The Mystery of John, John, John, and John
When researching family history, one is bound to encounter mysteries. The quest to answer these is actually one of the reasons I began working with my father, Mark Hagenbuch, on Hagenbuch.org in 2014. Our work together has often been fruitful, though occasionally it can be quite the frustrating endeavor.
My father’s more than fifty years of research into the Hagenbuch family has provided answers to many questions. These were shared during the 1980s and 1990s in the Beech Grove newsletter. This site has gone on to answer even more including:
- Where was Andreas Hagenbuch’s house located?
- Is the Haugabook family a lost line of Hagenbuchs?
- Are we really beech trees?
Nevertheless, some Hagenbuch family mysteries have continued to dog us. One of these is the confusing number of John Hagenbuchs found in the first few generations of Andreas Hagenbuch’s (b. 1711, d. 1785) tree. Andreas had a son named John, as did three of Andreas’s sons: Henry (b. 1736, d. 1803), Christian (b. 1737, d. 1812), and John (b. 1763, d. 1846).
Keeping these Johns straight is challenging. In fact, one of the only methods for doing this requires accurately locating each of their birth dates. With this information, we can better identify which John is listed in a census record or noted in other genealogical documents.
For example, when researching the article about runaway John, we were able to determine that this was Andreas’s son, John Hagenbuch. Only this John’s birth date matched the age of the runaway mentioned in the old newspaper clipping.
Differentiating between Andreas’s son John and Henry’s son John has been difficult. The primary reason for this is that Henry’s son John was actually born first. According to the New Bethel Church baptism records, this John Hagenbuch was born on August 4, 1762 and Andreas’s son John was born just over a year later on October 4, 1763. John (b. 1762) was Henry’s eldest son, while John (b. 1763) was Andreas’s youngest.
Though confusing, all of this appeared perfectly sensible, that is until my father and I read Henry Hagenbuch’s estate proceedings. Henry died in 1803 without a will and, as a result, a judge was tasked with dividing up his estate. In the court documents, it was recorded that Henry’s son Jacob (b. 1765, d. 1811) was actually the eldest of his five sons. These were listed as follows: Jacob, Christian, John, Joseph, and Henry.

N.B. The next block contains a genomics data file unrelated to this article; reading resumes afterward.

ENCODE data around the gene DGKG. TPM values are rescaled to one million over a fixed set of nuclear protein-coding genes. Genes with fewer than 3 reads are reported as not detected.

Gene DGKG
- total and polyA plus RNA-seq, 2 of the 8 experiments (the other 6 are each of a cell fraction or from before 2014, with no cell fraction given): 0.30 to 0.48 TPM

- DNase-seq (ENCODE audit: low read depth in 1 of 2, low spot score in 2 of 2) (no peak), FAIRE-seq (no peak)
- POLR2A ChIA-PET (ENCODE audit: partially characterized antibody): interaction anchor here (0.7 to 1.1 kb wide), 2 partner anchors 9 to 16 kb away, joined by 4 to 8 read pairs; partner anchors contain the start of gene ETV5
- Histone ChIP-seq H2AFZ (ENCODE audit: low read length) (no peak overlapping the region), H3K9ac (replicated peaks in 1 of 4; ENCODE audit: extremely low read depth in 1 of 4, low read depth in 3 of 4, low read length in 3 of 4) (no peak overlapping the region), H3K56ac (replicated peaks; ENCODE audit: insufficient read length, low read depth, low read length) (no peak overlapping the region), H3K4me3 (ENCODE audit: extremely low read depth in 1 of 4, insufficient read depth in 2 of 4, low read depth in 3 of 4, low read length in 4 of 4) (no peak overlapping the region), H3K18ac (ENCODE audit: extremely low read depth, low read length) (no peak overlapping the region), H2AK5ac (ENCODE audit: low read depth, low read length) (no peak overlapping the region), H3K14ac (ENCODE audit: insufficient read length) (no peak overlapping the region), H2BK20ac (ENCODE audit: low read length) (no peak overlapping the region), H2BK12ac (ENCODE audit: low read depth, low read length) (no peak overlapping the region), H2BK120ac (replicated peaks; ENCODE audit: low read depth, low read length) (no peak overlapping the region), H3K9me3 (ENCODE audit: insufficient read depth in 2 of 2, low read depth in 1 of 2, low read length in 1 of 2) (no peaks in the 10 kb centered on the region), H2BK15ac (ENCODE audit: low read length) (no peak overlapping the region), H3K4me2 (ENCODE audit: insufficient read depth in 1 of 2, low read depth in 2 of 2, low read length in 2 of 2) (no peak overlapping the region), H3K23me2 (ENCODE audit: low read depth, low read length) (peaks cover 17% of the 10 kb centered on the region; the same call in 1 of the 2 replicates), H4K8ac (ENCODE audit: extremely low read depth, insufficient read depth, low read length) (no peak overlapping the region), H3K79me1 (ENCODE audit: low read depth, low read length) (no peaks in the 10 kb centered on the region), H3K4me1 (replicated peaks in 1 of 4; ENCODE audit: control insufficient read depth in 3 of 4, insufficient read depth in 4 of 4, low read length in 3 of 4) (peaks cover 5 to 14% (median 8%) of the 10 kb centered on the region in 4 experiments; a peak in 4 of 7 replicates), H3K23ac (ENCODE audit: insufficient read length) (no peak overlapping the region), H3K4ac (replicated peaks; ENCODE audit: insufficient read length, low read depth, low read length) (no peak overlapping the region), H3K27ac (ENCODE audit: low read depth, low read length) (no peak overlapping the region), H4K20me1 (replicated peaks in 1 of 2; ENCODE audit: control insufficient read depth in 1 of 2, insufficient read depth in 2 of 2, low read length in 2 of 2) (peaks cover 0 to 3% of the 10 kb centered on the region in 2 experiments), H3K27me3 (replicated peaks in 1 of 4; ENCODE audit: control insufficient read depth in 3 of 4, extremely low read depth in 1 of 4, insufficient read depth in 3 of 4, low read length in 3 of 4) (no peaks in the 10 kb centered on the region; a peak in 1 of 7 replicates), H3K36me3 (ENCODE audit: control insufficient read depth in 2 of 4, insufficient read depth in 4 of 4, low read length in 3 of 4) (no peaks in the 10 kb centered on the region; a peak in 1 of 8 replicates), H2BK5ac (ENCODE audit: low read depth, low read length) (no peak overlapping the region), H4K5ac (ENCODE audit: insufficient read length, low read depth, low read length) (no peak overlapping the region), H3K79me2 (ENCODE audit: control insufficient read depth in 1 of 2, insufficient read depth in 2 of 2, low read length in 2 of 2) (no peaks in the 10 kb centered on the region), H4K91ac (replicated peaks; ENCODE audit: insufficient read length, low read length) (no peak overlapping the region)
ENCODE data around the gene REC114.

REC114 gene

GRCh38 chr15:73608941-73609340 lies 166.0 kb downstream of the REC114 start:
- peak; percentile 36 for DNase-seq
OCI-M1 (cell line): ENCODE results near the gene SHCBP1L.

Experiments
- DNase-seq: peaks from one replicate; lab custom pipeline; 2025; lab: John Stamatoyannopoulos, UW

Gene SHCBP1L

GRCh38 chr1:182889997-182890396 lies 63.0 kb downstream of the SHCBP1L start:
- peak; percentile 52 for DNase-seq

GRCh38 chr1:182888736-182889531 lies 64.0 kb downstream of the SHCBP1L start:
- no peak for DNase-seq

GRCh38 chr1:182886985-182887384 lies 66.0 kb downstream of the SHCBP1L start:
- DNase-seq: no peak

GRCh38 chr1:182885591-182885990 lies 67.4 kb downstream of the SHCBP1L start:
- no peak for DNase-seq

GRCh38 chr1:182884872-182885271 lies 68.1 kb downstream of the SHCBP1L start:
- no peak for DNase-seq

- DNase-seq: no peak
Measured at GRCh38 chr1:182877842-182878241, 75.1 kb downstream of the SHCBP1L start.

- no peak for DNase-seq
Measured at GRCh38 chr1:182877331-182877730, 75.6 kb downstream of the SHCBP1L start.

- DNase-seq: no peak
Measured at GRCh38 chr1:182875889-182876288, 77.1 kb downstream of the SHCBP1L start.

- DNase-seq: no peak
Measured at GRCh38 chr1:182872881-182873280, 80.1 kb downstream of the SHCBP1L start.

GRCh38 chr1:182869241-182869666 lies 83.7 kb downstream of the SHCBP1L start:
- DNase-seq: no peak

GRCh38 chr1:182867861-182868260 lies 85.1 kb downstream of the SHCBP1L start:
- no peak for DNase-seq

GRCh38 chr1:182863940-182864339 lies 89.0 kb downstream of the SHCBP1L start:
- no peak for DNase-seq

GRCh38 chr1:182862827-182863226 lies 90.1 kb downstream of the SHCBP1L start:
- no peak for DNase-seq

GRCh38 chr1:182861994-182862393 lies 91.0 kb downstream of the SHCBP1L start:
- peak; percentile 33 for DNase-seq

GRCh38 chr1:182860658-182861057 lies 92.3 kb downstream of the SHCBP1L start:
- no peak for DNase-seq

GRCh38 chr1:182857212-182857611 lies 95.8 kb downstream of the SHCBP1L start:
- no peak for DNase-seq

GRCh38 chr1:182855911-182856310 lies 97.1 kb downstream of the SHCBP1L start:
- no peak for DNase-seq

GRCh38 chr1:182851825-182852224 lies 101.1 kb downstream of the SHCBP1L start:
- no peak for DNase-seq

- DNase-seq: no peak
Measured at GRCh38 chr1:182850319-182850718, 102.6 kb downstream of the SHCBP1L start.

But how could this be, we wondered. Wasn’t John (b. 1762) actually the eldest? Were the documents wrong or was there something else?
After much debate, the most logical answer to the mystery was that Henry’s eldest son, John, had died young. The John Hagenbuch listed in the 1803 court document was actually another son, also named John, who was born sometime after Jacob.
Curiously, there was a John Hagenbuch buried in Howertown, Pennsylvania not far from Allentown where Henry resided. According to the gravestone, this John was born in 1776 – a date that worked perfectly with the birth order provided in the estate documents. Christian was born in 1773 and Joseph in 1778, thus placing John right in between them.
Yet, my father and I remained uneasy about declaring the mystery solved. For one thing, this meant that Henry had named two of his sons John, the second being named as such after the first one died. We knew of no precedent for doing this, that is until we began reading Daniel Schumacher’s baptism records.
Daniel Schumacher baptized several of Andreas Hagenbuch’s children, including one named John (recorded in German as “Johannes”). However, this is not the runaway John Hagenbuch who was born in 1763. Rather, this is a still another John who appears to have been born and baptized on January 1, 1756.
Little else is known about this John, except what can be inferred from a fascinating note left by Schumacher. He writes that John received an “emergency baptism.” In other words, this John was born sickly and may have died shortly thereafter. Andreas and his third wife, Maria Margaretha, would go on to have more children, the youngest of which was born in 1763 and again named John.
Thanks to the records of Daniel Schumacher, it can be definitively shown that parents would sometimes reuse a name should one child die early. Interestingly, this proof is also connected with the name John.
What was it about that name which so captivated Andreas and his son Henry? One theory is that the name John was given in honor of Andreas’s father, Hans Michael Hagenbuch (b. 1685, d. 1735). As discussed in a previous article, Hans is a shortened version of the name Johann (John).
After uncovering the above naming precedent, my father and I feel confident in stating that Andreas and his son Henry each had a son, John, who died at a young age. Both then reused the name and christened another child John as well. As odd as this may seem, it is currently the only plausible explanation for the seemingly contradictory birth dates and other information.